Iran's nuclear chief reiterated that Tehran has the capability to develop a nuclear bomb, but does not intend on making one.
Senate Democrats are waiting for a go signal from the parliamentarian on whether to proceed with budget reconciliation on the energy, climate, and tax bill.
Counter-demonstrations from pro-Iran parliamentary factions fuel tensions as supporters of Iraqi Shia leader al-Sadr continue their sit-in protests.
Secretary of State Antony Blinken said Washington opposes any effort to unilaterally change the status quo on Taiwan and that the US policy has not changed.
British foreign secretary Truss said the public wants the government to focus on other key issues instead of taxes on foods deemed unhealthy.
The Senate near-unanimously approved the accession of Finland and Sweden into the NATO alliance this week.
The junta charged Japanese journalist Toru Kubota with encouraging dissent against the military and breaching immigration laws.
Taiwan's defense ministry said it would dispatch the appropriate forces to respond to possible threats in light of US House Speaker Nancy Pelosi's visit.
The Taliban's envoy to the UN said the insurgent group was not aware that Ayman al Zawahiri was residing in Kabul.
Ukraine's strike on Russian ammunition trains has rendered the rail link from Crimea to Kherson not operational, says the UK.
The UK defense ministry said in an intelligence update that Russian forces are still focusing their tactical assault in the Bakhmut area of eastern Ukraine.
Former German Chancellor and friend to Vladimir Putin, Gerhard Schroeder said Moscow wants a "negotiated solution" to the war, with the possibility of a ceasefire.
The regional governor said Ukrainian forces successfully recaptured 53 villages in the Russian-occupied Kherson region.
The GCHQ alerted the Conservative Party of cyber hackers potentially changing votes, delaying the start of voting.
Many Afghans were reportedly surprised to know about the strike on the al Qaeda leader, amidst a reluctance to speak out under the Taliban.
Joe Biden says COVID-19 surge solved at state-level, pledges federal support
The US is bracing for a rising number of cases of the Omicron variant of the coronavirus. During a meeting with the state governors, US President Joe Biden said that the response to the surge could only be done at a state level but has pledged federal support.
This week, Biden pledged federal support to the state governors who are struggling with the rising Omicron variant cases in their respective states. However, the US leader said that keeping the pandemic would be under the control of the states. Biden said that there is no “federal solution” to curb the pandemic and that the surge is solved at a state level.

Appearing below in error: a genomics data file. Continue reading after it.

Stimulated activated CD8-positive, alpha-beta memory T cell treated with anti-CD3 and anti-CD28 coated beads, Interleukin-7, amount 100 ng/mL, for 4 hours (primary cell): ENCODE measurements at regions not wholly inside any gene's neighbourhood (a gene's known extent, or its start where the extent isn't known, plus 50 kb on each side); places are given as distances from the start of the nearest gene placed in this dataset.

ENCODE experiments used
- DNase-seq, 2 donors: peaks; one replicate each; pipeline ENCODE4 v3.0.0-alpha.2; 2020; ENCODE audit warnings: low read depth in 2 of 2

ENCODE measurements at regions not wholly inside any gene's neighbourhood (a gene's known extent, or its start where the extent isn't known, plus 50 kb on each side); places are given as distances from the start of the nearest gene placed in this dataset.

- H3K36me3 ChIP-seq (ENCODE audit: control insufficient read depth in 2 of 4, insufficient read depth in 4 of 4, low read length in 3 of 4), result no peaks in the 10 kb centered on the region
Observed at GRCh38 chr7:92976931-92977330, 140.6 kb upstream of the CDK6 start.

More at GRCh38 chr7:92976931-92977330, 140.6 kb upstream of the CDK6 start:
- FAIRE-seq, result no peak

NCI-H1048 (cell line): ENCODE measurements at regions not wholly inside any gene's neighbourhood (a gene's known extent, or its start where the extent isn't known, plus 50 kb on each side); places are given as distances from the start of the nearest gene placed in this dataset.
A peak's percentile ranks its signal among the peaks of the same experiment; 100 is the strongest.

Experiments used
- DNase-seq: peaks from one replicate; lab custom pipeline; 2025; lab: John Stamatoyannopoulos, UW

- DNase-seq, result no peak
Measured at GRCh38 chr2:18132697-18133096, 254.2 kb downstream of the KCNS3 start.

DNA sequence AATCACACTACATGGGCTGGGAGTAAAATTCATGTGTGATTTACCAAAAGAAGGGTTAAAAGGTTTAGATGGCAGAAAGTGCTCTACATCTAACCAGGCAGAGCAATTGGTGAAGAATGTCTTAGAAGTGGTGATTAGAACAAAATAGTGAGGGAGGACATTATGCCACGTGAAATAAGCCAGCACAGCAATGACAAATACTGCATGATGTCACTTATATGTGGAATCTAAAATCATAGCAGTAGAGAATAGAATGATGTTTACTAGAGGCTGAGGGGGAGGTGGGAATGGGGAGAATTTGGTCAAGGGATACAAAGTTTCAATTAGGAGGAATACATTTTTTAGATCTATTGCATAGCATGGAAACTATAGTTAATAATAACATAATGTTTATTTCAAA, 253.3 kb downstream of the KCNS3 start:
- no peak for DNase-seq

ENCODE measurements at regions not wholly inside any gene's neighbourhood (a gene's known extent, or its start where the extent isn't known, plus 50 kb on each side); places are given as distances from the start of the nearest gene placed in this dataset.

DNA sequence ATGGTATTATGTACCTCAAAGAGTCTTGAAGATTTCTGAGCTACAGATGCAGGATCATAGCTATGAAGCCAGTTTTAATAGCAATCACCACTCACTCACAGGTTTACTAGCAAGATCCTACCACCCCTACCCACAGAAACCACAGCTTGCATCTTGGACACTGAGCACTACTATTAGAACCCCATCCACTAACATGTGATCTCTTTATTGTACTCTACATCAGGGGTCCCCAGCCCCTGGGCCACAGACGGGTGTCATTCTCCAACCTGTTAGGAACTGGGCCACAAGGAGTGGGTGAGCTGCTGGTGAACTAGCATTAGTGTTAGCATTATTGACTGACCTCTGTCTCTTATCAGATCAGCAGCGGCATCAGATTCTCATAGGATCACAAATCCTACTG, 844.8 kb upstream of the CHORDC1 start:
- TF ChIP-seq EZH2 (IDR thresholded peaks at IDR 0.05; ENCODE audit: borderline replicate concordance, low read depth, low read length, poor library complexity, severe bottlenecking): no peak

When pressed on whether he agrees with the advised recommendations for shortened quarantine periods, Biden said that he relies on his medical team. “I get a recommendation, I follow it.”
“My message to the governors is simple: If you need something, say something,” said Biden during his remarks at the meeting. “We’re going to have your back any way we can.”
Biden also reiterated the promise he made last week of distributing 500 million COVID-19 home test kits. The US leader also reiterated his promises of supporting more vaccination and testing sites as well as deploying 1,000 military medical professionals to assist hospital staff all over the country.
The Biden administration has repeatedly stressed that Americans should be extra careful, especially during the 2021 holiday season, in order to protect their families from getting infected.
In other related news, Biden has signed a $770 billion defense bill into law that overwhelmingly passed both the House and Senate for the fiscal year 2022. The latest NDAA bill is five percent more military spending compared to 2020, following a compromise met by Congressional Democrats and Republicans after getting stalled by disputes over policies related to China and Russia.
The latest NDAA includes a 2.7 percent increase in pay for troops, added aircraft, and Navy ship purchases, as well as strategies to deal with geopolitical threats such as China and Russia. $300 million would be allocated to the Ukraine Security Assistance Initiative that will support Ukraine’s armed forces. $4 billion would be invested into the European Defense Initiative and $150 million for Baltic Security Cooperation.